The Psychological Causes of Homicide

The Psychological Causes of Homicide

Among different forms of criminal activities, homicide is by far the one that causes the most public uproar. The increased frequency and startling high statistics of homicides stress the need to establish and address the psychological factors influencing homicide. In 2015 alone, about 470,000 people were victims of homicide globally. Studies show that there is a chance that one in every 200 Americans will be murdered before the age of 75. Psychological causes of homicidal crime emphasize that criminal behavior stems from differences in thinking processes. The four psychological theories of crime suggest that the criminal behavior of a person is influenced by their thoughts and feelings. According to psychological theories of crime, there are four basic assumptions that homicidal behavior results from:

  1. Lack of psychological development

Individuals who do not grow or develop like others are more likely to engage in crime. According to Freud Sigmund, human nature is based on a great reservoir of instinctual drive and satisfaction. These instinctual drives are controlled by moral and ethical codes acquired during a young age. Certain childhood experiences like poor parental child-bearing methods and extremely harsh and inconsistent discipline tend to influence criminality in adulthood.

  1. Acquired behaviors

The social learning theory of Arnold Akers suggests that criminal behavior is learned from contacts with family, friends, intimate groups, peers, and exposure to certain behaviors in media and television. Children emulate behaviors from their caregivers and people around them from a very young age. Suppose a child grows up in a violent and aggressive environment. In that case, they are very likely to become violent and aggressive as adults.

  1. Personality traits

Studies have established that criminals of homicides share certain common personality traits. Psychologists believe that some of these personality traits are genetic and predispose an individual into criminal behavior. Such traits include antisocial character, low self-control, substance abuse, and sociopathy. Such people are often grossly selfish, impulsive, irresponsible, and are unable to feel empathy, guilt, or learn from experience. But this does not necessarily mean that criminals are born that way, only that there are biological factors that increase the likelihood of developing criminal behaviors.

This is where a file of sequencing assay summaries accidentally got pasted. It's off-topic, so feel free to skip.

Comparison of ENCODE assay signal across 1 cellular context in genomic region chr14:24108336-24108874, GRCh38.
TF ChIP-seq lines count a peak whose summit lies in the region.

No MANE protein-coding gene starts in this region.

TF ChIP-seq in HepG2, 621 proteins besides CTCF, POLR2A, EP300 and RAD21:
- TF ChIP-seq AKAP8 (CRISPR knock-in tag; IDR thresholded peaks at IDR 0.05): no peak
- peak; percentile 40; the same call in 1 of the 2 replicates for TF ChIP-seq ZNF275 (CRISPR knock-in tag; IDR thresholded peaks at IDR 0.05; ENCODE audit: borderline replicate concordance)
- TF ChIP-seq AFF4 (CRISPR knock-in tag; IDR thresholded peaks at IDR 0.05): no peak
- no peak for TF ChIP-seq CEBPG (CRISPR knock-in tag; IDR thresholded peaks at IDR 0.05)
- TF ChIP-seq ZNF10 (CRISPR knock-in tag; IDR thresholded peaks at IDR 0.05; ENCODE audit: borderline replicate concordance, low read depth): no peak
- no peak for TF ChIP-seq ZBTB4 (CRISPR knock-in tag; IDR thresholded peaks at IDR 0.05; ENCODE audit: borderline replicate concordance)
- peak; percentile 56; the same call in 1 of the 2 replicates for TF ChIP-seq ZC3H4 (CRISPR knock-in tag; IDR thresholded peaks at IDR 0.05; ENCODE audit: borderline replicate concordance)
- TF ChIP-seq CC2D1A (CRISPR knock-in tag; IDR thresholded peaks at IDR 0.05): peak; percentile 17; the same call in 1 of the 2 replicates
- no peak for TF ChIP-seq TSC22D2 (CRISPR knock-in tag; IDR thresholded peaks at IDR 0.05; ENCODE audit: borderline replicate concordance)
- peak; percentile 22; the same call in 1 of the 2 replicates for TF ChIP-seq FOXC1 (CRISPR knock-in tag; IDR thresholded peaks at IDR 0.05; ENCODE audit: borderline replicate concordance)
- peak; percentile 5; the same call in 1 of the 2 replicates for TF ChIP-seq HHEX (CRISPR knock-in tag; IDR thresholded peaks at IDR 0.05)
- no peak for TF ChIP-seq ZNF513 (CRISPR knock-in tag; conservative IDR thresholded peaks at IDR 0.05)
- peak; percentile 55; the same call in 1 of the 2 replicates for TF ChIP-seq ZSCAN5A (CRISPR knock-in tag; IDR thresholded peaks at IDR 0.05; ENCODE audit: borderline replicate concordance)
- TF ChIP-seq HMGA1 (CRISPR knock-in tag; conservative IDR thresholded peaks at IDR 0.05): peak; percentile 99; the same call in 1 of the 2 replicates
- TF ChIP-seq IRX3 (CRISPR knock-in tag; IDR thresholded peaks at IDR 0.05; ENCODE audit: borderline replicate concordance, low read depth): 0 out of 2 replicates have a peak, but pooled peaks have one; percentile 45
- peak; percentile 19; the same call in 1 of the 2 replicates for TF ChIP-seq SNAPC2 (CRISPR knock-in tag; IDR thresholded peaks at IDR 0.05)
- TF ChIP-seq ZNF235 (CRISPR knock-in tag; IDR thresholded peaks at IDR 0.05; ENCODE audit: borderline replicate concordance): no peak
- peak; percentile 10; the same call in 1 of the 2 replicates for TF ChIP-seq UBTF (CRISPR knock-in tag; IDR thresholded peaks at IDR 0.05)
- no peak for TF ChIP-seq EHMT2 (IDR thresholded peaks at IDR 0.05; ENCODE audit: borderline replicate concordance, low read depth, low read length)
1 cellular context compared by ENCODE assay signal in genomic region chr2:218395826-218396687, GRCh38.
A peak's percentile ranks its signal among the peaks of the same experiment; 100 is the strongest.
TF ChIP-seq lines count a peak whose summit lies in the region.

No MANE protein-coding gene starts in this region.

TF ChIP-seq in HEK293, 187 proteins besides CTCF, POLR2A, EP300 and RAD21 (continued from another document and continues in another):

1. Mental illnesses

Criminality has also been linked to mental illnesses. Statistics show a significant proportion of people involved in homicides suffer from mental disorders. One particular mental illness strongly associated with criminality is antisocial personality disorder. Research also shows that 10% of homicides are caused by individuals living with schizophrenia and bipolar disorders in the United States.

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Coccia M. A Theory of general causes of violent crime: Homicides, income inequality and deficiencies of the heat hypothesis and of the model of CLASH. Aggression and Violent Behavior. 2017 Nov 1;37:190-200.

Webber C. Psychology and Crime: A Transdisciplinary Perspective. SAGE Publications Limited; 2019 Oct 26.

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